• Hadshit: from the Phoenician "Hadashit" meaning the new village.
  • Habboush: derived from "habbusha" for the prison place or secluded place.
  • Hadtoun is a smaller form of “hadta” for New.
  • Hermel: meaning “The Aroma of God” or “God’s Sanctuary
  • Hemlaya: Syriac name for the Harvest Depot, and could derive also from the Hebrew "Heml" meaning mercy and peace.
  • Hammana: derived from the Phoenician god ‘Hammon’ and Hamman means stone pillar to worship the sun.

-J-

  • Jeb Jannine: Syriac name for Basin of Gardens, and where Jeb is also a Semitic expression that refers to a water well or water precipitation.
  • Ijdabra or Jadabra, Syriac for great luck, and where “Jad” in the semitic language designates the god of luck or fortune.
  • Jezzine: Syriac for stores or safes.
  • Jenjlaya: Syriac for a haven.
  • Jarjou’: Aramaic/Hebrew for The Shaved or The Bald.
  • Jaj: a Phoenician name designating the top town (Jaj is the most elevated town of the surrounding villages.)

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-K-

  • Kfardebian, where Kfar means village, Syriac for The Village of Deers.
  • Kfarshouba where Kfar means village, Syriac for The Village with Hot Weather.
  • Kfarhoun, where Kfar means village, Syriac for The Village of Young Siblings.
  • Kfar Killa, where Kfar means village, Syriac and Aramaic for The Bride City.
  • Kfar Chellal, where Kfar means village, Syriac for The Place of Stolen Goods.
  • Kawkaba: Syriac for Planet
  • Kherbet Rouha; Semitic for Ruins and Wind.

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-M-

  • Majdal al Meouch: Semitic for The Tower of Salvation.
  • Miziara: Semitic for The House of Battle
  • Majdel Selm: Semitic for The Tower of Peace.
  • Maghdouché: Syriac for Crop Collectors.
  • Mlikh: Aramaic for King.
  • Masghara: Phoenician term for the place from where water emerges.

-N-

  • Naqoura: Semitic and also Hebrew as cited in the Talmud, and it means to pierce a protruding rock.

-Q-

  • Qawzah: derived from ‘Qozah’, meaning a place to plant onions
  • Qornayel: Syriac for The Summit of God.
  • Qana: Syriac for The Nest.
  • Qanafez: Semitic expression meaning to shrink up against oneself.
  • Qobbayat: Syriac for swamps and water reservoirs, and also for water gathering.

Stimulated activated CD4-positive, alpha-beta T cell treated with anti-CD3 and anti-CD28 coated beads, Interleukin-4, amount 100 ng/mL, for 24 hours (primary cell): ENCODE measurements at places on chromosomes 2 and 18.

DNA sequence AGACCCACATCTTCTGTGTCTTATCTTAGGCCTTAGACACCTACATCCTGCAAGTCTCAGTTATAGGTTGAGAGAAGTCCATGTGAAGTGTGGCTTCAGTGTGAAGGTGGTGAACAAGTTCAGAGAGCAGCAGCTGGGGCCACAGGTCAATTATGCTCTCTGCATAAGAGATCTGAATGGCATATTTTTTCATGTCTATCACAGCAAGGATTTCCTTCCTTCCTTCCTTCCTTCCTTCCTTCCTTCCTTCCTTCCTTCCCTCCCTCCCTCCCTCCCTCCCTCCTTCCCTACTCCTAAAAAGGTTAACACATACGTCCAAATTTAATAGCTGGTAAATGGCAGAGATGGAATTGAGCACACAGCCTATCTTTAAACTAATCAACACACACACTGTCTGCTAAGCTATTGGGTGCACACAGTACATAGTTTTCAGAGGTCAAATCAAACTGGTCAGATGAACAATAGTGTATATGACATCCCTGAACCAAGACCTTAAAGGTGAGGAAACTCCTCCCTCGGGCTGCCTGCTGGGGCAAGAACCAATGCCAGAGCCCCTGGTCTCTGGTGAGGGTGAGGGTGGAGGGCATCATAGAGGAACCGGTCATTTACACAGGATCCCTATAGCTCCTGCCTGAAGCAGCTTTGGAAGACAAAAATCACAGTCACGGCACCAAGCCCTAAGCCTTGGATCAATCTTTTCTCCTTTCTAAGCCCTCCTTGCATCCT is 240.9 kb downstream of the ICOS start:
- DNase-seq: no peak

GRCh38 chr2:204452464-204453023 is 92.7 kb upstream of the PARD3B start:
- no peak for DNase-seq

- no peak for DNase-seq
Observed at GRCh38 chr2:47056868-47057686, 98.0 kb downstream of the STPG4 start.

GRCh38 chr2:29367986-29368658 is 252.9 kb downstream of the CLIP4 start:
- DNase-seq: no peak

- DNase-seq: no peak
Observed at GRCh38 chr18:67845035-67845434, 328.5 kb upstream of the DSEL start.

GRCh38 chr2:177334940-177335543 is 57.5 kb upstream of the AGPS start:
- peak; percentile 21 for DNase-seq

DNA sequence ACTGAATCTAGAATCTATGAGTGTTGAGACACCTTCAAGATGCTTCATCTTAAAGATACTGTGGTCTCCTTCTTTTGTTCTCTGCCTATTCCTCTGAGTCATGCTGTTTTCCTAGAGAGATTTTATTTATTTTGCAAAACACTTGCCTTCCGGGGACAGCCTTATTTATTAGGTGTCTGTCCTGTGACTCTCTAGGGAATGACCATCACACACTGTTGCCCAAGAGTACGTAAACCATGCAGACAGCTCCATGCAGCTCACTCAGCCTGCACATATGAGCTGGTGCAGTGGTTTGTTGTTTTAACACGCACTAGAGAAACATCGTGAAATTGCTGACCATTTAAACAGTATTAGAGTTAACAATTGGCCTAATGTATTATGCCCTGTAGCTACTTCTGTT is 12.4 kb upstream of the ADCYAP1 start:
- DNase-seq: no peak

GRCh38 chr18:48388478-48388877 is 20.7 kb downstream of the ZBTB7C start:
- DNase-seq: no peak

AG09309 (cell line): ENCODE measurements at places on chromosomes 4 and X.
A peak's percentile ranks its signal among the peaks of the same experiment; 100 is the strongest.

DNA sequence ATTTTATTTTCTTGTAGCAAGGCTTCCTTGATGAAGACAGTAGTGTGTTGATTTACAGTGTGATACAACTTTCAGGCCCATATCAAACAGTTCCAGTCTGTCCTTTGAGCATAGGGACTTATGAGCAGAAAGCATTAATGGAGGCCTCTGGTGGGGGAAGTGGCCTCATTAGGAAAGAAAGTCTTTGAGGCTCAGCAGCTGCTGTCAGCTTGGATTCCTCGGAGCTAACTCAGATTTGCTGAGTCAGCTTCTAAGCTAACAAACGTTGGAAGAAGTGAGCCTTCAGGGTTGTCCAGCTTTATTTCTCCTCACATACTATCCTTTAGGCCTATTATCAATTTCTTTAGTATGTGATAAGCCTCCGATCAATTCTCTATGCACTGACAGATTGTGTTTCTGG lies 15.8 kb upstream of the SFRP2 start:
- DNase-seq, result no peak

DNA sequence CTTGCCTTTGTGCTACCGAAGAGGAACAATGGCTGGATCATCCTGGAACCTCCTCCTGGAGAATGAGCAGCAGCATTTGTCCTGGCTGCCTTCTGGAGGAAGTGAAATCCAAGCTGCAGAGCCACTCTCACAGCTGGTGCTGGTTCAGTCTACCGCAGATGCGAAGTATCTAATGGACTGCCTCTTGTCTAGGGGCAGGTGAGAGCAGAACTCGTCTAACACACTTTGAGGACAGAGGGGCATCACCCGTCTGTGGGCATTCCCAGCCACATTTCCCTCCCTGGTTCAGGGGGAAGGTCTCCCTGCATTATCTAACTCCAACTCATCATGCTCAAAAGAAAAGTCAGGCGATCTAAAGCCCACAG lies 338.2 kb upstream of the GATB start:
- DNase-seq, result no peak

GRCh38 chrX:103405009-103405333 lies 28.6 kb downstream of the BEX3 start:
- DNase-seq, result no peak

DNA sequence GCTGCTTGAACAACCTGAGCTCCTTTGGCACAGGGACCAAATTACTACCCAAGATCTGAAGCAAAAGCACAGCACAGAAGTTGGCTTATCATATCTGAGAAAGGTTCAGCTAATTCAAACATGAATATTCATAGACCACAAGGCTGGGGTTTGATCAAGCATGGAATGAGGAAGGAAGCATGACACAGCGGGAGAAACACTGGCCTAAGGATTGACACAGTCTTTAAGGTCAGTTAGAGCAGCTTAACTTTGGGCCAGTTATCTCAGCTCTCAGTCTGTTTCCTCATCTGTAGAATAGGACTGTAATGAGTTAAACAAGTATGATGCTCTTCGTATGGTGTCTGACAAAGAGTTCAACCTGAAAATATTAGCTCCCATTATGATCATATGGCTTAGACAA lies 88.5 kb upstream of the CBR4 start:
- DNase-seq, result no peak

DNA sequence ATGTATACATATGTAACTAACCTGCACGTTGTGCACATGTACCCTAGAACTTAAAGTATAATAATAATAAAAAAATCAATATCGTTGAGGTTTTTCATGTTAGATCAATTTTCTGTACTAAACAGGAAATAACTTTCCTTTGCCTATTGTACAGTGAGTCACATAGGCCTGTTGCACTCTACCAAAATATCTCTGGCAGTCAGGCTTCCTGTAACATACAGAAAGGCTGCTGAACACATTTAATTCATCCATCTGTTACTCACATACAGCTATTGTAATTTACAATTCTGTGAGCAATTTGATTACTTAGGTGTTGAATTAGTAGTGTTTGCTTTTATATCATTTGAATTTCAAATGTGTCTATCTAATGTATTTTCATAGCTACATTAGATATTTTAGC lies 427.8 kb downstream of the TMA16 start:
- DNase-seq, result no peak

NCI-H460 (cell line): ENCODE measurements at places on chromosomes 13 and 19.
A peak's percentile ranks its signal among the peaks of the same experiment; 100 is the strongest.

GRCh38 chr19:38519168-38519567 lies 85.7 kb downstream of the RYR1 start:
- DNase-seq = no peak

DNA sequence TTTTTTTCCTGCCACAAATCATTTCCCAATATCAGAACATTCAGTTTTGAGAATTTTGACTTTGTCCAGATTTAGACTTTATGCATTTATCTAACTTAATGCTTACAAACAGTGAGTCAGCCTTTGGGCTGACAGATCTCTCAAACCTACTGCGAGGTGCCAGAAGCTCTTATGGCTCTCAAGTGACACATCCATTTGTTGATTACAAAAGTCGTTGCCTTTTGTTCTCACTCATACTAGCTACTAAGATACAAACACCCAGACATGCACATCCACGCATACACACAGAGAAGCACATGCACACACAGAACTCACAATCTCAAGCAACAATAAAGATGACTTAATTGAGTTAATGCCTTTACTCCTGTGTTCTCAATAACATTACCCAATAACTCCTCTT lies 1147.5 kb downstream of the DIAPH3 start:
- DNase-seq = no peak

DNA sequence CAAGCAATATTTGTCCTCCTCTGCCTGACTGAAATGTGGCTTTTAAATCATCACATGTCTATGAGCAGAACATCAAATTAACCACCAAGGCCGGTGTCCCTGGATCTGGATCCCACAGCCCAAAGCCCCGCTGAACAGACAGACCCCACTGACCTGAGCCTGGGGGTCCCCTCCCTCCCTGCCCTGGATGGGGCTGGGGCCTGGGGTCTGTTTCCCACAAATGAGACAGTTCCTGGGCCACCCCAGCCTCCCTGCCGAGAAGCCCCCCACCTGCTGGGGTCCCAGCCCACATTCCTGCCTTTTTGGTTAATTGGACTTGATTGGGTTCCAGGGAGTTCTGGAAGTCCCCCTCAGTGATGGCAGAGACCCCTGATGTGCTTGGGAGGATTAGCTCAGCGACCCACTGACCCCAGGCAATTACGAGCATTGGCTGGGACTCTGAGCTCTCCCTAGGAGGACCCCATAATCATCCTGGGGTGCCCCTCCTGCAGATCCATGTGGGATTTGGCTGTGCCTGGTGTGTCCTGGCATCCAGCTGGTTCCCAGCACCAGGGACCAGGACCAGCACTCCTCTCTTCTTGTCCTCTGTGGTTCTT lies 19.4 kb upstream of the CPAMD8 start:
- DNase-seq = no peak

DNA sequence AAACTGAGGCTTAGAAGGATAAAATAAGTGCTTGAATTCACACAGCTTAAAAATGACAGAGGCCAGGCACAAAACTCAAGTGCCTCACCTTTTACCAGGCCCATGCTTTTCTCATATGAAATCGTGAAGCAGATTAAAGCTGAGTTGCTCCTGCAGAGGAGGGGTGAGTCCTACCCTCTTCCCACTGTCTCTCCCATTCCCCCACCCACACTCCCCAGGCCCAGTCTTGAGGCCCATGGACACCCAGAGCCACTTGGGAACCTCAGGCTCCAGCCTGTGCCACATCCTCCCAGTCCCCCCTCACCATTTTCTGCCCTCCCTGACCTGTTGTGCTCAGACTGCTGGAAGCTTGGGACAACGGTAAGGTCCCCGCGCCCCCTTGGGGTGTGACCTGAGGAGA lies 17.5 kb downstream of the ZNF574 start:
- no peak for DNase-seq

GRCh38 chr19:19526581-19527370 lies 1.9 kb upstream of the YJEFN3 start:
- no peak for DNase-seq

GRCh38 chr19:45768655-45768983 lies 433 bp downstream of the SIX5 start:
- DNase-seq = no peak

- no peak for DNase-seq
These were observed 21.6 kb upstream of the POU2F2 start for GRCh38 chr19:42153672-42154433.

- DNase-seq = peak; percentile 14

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-R-

  • Rechmaya: Syriac for Head of Water or Head of the Spring
  • Rab Tlatin: Syriac for The Guardian over the 30, which could indicate that was originally a farm of 30 workers.
  • Remhala: Syriac for Sand Hill.
  • Rmeich: Syriac/Phoenician for calm night or calm sun-set.
  • Rechdebbine, Semitic for The Residence of Bears.

-S-

  • Sarba: Syriac for the tower, and could also have meant metal melting.
  • Saghbine: Aramaic and Hebrew for sharpness, anger, and prudence.
  • Sawfar: Syriac for Morning.
  • Sidon: Phoenician fishing town, and also appears in Biblical Hebrew and in Syriac. Sidon is cited in the Book of Genesis as the first-born son of Canaan, grandson of Noah.

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-T-

  • Taanayel: The holder of God and could have also meant The place where God responded.
  • Tartij: Syriac for Mountain of the Crown or of snow patches.
  • Tannourine: Syriac Aramaic for Smoke and Fire/Light. Take a look at Tannourine in 15 Photos.
  • Tanbourit: Persian for musical instrument.
  • Tyre-Sour: Phoenician for Rock, after the rocky formation on which the town was originally built. For more about Tyre, visit here.
  • Tripoli: Initially Athar, a Phoenician-named city, the Ancient Greeks named it Tripolis, Three Cities, when they settled in. Check out things to explore in Tripoli here.

-Z-

  • Zgharteghrine: Aramaic for fortress or forbidden place. Initially, a composed word, Zghar-teghrine, meant to indicate the Fortress of Controversy.
  • Zahlé: Syriac for moving places
  • Ziftâ: Aramaic for The Edge.
  • Zgharta: Aramaic for The Fortress and could also be Syriac for the barricades.

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While we come to the end of our extensive list, the Lebanese villages carrying ancient names don’t end with it. Lebanon is an ancient land and most if not all of our existing towns and cities were built and named thousands of years ago. Pronunciations might have altered with the passing times but our towns and cities remain, rooted far deep in the history of humanity.